(c) “Farm product” means any plant, as defined in s. 581.011, or animal useful to humans and includes, but is not limited to, any product derived therefrom.
(d) “Established date of operation” means the date the farm operation commenced. If the farm operation is subsequently expanded within the original boundaries of the farm land, the established date of operation of the expansion shall also be considered as the date the original farm operation commenced. If the land boundaries of the farm are subsequently expanded, the established date of operation for each expansion is deemed to be a separate and independent established date of operation. The expanded operation shall not divest the farm operation of a previous established date of operation.
(4) FARM OPERATION NOT TO BE OR BECOME A NUISANCE.—
(a) No farm operation which has been in operation for 1 year or more since its established date of operation and which was not a nuisance at the time of its established date of operation shall be a public or private nuisance if the farm operation conforms to generally accepted agricultural and management practices, except that the following conditions shall constitute evidence of a nuisance:
1. The presence of untreated or improperly treated human waste, garbage, offal, dead animals, dangerous waste materials, or gases which are harmful to human or animal life.
2. The presence of improperly built or improperly maintained septic tanks, water closets, or privies.
3. The keeping of diseased animals which are dangerous to human health, unless such animals are kept in accordance with a current state or federal disease control program.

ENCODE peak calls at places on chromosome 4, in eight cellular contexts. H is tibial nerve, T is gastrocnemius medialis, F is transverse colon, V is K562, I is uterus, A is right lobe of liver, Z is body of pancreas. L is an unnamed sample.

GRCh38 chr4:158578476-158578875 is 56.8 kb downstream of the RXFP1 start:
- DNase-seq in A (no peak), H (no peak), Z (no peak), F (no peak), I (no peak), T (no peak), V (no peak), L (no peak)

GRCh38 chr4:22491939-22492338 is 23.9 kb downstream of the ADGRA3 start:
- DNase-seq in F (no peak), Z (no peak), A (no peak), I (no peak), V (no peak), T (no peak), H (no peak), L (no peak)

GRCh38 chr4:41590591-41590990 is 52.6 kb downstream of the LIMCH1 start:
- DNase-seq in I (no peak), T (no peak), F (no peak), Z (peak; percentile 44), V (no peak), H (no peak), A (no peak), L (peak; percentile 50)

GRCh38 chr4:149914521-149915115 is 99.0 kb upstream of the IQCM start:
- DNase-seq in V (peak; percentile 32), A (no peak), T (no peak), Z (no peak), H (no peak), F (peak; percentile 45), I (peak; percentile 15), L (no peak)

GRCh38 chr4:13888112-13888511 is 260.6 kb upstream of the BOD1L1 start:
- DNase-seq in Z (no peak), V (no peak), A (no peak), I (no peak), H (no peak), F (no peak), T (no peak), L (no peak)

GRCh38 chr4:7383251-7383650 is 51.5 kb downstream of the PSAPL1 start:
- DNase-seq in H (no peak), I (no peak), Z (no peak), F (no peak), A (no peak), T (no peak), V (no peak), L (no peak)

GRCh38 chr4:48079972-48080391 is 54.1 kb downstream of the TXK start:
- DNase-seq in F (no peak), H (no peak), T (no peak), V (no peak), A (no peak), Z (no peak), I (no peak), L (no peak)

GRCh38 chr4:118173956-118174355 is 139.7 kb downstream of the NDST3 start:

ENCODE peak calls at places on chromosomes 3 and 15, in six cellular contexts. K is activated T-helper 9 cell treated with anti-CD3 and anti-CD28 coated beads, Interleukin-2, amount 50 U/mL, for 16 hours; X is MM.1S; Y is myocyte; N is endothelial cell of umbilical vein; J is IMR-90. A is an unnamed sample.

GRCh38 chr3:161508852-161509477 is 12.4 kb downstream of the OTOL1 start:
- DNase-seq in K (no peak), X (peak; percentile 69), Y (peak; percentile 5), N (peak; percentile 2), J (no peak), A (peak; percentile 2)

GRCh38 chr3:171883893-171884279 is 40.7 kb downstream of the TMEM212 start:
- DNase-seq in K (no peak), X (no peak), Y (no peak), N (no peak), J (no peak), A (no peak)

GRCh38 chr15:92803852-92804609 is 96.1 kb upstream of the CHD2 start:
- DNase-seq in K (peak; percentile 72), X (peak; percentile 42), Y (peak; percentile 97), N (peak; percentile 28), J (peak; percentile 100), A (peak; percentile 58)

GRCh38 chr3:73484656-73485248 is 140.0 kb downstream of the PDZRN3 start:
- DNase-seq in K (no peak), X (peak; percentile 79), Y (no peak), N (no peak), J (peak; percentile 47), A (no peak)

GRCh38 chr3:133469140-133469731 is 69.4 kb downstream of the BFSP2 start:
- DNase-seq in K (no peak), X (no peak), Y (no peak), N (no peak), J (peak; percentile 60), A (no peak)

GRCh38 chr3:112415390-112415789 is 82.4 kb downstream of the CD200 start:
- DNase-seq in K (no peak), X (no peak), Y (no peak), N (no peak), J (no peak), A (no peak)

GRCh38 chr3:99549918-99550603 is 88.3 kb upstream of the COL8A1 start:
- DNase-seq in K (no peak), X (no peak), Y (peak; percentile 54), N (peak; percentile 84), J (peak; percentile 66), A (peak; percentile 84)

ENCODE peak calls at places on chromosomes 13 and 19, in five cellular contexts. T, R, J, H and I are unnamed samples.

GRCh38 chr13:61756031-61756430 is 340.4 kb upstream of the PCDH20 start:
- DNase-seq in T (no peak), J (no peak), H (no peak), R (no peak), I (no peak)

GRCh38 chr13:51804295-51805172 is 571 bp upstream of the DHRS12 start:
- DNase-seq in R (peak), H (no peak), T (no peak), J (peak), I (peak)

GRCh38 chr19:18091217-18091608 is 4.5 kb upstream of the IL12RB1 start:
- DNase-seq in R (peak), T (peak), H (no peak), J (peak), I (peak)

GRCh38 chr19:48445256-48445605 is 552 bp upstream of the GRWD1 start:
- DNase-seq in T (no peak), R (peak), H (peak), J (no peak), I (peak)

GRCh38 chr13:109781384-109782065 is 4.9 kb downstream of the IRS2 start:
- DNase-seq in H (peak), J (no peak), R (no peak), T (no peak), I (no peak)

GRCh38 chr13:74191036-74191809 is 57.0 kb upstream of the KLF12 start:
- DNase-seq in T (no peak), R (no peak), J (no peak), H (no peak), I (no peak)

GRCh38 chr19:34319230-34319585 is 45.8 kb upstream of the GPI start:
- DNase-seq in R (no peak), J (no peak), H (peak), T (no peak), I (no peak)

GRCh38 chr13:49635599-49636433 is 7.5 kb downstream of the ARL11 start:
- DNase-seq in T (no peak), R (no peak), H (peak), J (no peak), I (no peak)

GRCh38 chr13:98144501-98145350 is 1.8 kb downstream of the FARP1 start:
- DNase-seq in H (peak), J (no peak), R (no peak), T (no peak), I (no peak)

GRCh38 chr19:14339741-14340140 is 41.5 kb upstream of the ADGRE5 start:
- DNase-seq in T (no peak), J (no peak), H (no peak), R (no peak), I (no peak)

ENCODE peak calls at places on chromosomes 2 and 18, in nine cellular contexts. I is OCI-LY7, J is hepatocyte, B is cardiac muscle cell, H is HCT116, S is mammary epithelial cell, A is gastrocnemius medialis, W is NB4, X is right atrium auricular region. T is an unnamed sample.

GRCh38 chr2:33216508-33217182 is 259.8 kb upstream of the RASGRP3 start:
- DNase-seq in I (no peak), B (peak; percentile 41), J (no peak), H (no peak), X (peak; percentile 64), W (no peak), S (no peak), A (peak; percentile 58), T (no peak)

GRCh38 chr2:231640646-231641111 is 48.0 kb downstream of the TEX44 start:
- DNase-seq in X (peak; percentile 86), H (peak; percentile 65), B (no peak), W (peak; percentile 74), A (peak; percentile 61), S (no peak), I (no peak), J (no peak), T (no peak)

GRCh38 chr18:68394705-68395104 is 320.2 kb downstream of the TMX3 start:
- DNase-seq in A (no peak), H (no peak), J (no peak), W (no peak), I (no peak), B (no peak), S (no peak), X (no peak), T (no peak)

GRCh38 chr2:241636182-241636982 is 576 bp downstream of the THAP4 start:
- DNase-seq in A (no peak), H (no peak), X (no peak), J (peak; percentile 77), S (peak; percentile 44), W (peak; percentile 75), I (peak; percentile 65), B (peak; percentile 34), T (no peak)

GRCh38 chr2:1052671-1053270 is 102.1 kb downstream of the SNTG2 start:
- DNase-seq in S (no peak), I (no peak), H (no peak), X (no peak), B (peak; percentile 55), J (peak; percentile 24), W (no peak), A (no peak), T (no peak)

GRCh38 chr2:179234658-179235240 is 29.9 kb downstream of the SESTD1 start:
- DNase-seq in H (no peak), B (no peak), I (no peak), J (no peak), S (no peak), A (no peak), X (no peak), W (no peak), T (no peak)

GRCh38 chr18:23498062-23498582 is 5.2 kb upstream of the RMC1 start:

4. The presence of unsanitary places where animals are slaughtered, which may give rise to diseases which are harmful to human or animal life.
(b) No farm operation shall become a public or private nuisance as a result of a change in ownership, a change in the type of farm product being produced, a change in conditions in or around the locality of the farm, or a change brought about to comply with Best Management Practices adopted by local, state, or federal agencies if such farm has been in operation for 1 year or more since its established date of operation and if it was not a nuisance at the time of its established date of operation.
(5) WHEN EXPANSION OF OPERATION NOT PERMITTED.—This act shall not be construed to permit an existing farm operation to change to a more excessive farm operation with regard to noise, odor, dust, or fumes where the existing farm operation is adjacent to an established homestead or business on March 15, 1982.
(6) LIMITATION ON DUPLICATION OF GOVERNMENT REGULATION.—It is the intent of the Legislature to eliminate duplication of regulatory authority over farm operations as expressed in this subsection. Except as otherwise provided for in this section and s. 487.051(2), and notwithstanding any other provision of law, a local government may not adopt any ordinance, regulation, rule, or policy to prohibit, restrict, regulate, or otherwise limit an activity of a bona fide farm operation on land classified as agricultural land pursuant to s. 193.461, where such activity is regulated through implemented best management practices or interim measures developed by the Department of Environmental Protection, the Department of Agriculture and Consumer Services, or water management districts and adopted under chapter 120 as part of a statewide or regional program. When an activity of a farm operation takes place within a wellfield protection area as defined in any wellfield protection ordinance adopted by a local government, and the adopted best management practice or interim measure does not specifically address wellfield protection, a local government may regulate that activity pursuant to such ordinance. This subsection does not limit the powers and duties provided for in s. 373.4592 or limit the powers and duties of any local government to address an emergency as provided for in chapter 252.